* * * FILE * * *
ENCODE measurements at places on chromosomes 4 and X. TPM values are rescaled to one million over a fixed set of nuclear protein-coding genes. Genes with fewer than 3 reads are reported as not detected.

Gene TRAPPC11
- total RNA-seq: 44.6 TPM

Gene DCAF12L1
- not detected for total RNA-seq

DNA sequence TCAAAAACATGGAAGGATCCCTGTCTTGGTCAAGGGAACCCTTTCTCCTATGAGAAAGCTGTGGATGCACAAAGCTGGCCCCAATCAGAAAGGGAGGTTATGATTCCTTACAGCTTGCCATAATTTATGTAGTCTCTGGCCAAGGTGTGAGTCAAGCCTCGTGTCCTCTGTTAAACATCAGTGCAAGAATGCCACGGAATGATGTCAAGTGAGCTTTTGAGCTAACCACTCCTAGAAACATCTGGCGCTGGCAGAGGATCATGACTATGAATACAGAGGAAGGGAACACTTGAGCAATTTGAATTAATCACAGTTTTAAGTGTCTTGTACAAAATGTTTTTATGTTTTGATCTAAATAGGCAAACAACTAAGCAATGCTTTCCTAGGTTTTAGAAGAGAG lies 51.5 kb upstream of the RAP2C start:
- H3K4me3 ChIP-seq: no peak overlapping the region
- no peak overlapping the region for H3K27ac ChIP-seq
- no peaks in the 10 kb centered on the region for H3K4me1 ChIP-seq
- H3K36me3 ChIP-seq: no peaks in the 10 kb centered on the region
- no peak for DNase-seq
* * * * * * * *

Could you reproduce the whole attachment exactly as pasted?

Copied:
ENCODE measurements at places on chromosomes 4 and X. TPM values are rescaled to one million over a fixed set of nuclear protein-coding genes. Genes with fewer than 3 reads are reported as not detected.

Gene TRAPPC11
- total RNA-seq: 44.6 TPM

Gene DCAF12L1
- not detected for total RNA-seq

DNA sequence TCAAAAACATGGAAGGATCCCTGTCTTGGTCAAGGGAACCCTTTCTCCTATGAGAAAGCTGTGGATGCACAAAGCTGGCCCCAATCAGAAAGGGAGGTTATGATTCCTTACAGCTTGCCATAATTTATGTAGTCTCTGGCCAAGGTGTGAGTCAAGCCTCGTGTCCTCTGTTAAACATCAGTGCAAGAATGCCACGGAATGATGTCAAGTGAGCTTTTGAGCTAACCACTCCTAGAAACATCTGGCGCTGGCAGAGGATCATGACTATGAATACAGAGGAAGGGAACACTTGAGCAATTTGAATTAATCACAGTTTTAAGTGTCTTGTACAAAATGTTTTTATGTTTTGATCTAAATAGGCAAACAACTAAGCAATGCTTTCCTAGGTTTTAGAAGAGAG lies 51.5 kb upstream of the RAP2C start:
- H3K4me3 ChIP-seq: no peak overlapping the region
- no peak overlapping the region for H3K27ac ChIP-seq
- no peaks in the 10 kb centered on the region for H3K4me1 ChIP-seq
- H3K36me3 ChIP-seq: no peaks in the 10 kb centered on the region
- no peak for DNase-seq